J-School: Educating Independent Journalists

“If tools could make anyone who picked them up an expert, they’d be valuable indeed.” Plato, The Republic

Archive for the ‘Indypendent Journalism Workshop’ Category

The Things That Tell Us What’s True (a Little Research Manifesto)

Posted by chanders on March 11, 2011

In late February, I had the chance to present the results of nearly a decade’s worth of research on local news at Phiji, the Philadelphia Initiative for Journalistic Innovation, at Temple University. Of all the talks I’ve given, this was probably the one that was the most rewarding. Despite its national implications, the story I tell in Networking the News is ultimately a local story about a particular place, at a particular time. So there was nothing more gratifying than getting a chance to share what I found, with the folks who knew and cared about it the most.

I also feel like the talk at Phiji represented something of an ending, for me. During my time researching local journalism in the digital age, I’ve produced two published papers (with a third on the way), a stack of paper that is roughly book-shaped, and a bunch of more or less understandable blog posts. And I think that I’ve said more or less what I have to say about how local newswork is changing in the web era. Now, life isn’t quite that simple, of course. For one thing, there’s still that outstanding book manuscript that hopefully will grow up to be a book someday (and if you know anything about academic publishing, you know that the process takes a long time). So there will be revisions to make, and probably talks to give, on Networking the News. Plus, let’s face it, I know a lot about local news and a lot about Philadelphia, and I doubt I’ll ever completely be able to stop myself from babbling about this stuff when people ask me about it. Nor would I want to stop thinking about it completely, even if it was possible.  There’s a chance I may get to write a future book on journalism and politics, which will certainly involve me going back and thinking about the ideas on Networking the News. And if I ever get the chance to do any funded research, I’m sure that I’ll be bringing a lot of the lessons I learned in Philadelphia back into the picture.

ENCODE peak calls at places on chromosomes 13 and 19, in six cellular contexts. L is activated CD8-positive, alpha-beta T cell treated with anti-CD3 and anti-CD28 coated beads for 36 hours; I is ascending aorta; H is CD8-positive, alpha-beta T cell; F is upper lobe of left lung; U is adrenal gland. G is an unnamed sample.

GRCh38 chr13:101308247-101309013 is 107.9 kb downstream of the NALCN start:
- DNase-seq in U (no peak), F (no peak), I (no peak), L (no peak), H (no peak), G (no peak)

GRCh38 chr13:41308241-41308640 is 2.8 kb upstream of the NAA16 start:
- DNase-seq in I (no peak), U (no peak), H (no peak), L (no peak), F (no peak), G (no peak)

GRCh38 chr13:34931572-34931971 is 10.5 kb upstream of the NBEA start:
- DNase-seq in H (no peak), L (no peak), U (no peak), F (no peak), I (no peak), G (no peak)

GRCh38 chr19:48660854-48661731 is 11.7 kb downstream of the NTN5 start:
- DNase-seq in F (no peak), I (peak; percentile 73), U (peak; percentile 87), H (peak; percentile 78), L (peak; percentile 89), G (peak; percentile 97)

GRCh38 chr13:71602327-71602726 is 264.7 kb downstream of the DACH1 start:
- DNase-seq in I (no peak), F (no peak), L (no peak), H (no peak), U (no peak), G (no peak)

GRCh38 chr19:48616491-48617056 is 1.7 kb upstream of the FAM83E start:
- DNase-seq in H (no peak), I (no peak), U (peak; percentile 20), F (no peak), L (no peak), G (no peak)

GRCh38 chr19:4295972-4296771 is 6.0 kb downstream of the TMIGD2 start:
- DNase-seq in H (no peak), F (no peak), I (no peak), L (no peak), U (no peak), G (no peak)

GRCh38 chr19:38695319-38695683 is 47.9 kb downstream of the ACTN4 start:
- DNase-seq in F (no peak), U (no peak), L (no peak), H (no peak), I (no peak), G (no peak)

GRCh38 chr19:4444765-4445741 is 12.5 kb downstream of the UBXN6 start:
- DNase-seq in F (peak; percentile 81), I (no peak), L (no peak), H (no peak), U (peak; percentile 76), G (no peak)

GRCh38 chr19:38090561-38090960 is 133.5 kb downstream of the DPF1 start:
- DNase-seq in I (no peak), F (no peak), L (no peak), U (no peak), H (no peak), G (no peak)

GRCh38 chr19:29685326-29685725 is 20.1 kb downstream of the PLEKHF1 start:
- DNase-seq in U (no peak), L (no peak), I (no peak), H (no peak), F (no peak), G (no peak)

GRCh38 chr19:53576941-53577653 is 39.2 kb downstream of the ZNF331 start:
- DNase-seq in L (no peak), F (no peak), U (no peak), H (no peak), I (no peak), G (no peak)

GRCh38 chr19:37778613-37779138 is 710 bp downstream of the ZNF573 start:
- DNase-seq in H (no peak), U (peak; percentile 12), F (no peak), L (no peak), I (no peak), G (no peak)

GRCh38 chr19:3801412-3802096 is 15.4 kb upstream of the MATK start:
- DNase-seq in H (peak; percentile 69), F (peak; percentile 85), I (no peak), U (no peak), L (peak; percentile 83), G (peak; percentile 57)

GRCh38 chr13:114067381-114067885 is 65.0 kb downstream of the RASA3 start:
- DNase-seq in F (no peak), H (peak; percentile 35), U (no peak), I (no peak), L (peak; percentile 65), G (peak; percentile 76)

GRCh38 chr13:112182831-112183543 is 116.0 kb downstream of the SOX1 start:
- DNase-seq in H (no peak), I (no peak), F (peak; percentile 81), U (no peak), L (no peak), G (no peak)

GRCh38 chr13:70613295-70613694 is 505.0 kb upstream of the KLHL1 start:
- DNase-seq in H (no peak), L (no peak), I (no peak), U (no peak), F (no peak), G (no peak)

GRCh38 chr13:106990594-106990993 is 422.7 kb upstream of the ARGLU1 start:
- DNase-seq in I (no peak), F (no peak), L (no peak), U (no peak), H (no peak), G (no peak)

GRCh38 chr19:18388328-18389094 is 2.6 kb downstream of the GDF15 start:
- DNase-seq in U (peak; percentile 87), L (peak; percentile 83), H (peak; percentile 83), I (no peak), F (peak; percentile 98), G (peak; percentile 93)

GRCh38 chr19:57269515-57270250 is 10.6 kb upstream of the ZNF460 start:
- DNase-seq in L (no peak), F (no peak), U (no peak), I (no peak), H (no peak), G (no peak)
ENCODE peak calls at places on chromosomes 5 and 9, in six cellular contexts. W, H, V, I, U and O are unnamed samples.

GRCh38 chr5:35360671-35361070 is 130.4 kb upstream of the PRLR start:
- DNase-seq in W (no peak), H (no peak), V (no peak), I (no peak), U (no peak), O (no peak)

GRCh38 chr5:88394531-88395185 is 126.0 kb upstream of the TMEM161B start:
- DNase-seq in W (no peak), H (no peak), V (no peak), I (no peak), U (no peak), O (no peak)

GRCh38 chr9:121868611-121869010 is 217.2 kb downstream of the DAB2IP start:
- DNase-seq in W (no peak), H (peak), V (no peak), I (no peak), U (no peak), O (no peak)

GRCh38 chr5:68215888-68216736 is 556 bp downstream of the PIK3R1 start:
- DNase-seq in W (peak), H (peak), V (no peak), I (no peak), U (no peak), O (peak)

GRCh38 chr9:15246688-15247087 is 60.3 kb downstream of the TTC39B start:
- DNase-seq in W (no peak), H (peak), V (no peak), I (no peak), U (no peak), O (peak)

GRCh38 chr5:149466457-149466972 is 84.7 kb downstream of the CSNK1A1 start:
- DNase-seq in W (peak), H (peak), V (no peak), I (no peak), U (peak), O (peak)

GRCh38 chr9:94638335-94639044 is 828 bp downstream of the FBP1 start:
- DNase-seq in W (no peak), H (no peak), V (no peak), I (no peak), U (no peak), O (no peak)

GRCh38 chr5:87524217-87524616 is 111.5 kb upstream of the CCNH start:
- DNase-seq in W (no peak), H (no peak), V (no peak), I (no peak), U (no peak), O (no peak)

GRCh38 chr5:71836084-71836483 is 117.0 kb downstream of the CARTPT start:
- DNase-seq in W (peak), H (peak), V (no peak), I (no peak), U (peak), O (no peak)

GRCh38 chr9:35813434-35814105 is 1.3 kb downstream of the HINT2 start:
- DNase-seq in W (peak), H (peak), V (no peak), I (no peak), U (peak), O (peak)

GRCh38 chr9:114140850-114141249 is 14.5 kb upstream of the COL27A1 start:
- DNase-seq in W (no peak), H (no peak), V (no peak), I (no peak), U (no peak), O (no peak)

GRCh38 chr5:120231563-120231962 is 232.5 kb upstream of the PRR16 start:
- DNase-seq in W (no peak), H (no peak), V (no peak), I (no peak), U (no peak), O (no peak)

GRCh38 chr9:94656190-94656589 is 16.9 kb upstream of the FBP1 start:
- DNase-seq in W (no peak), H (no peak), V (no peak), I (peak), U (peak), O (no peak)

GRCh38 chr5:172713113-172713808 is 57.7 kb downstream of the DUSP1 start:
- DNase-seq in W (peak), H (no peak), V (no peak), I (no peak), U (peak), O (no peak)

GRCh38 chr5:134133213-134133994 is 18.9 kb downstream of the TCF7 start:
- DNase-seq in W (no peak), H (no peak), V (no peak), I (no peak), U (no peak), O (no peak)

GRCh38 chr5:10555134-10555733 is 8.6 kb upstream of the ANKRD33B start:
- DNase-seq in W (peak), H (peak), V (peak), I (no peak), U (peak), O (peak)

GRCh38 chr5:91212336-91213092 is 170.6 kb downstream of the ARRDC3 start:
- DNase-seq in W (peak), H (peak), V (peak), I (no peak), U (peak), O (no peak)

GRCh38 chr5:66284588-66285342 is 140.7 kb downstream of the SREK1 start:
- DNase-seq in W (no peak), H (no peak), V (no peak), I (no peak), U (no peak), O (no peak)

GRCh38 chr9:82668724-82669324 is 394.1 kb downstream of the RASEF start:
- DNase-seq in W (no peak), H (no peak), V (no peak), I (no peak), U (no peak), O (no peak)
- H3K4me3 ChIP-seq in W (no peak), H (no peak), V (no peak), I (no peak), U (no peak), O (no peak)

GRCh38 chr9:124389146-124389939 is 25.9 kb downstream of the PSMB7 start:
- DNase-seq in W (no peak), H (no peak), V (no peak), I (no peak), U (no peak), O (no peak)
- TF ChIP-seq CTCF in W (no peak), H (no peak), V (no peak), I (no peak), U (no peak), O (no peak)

But, in the past year or so, I have felt my brain being drawn more and more to other research topics and areas, and I think it’s time to start making room in my head for them.

So what the heck might those topics and areas be, besides the stuff on politics and journalism discussed above?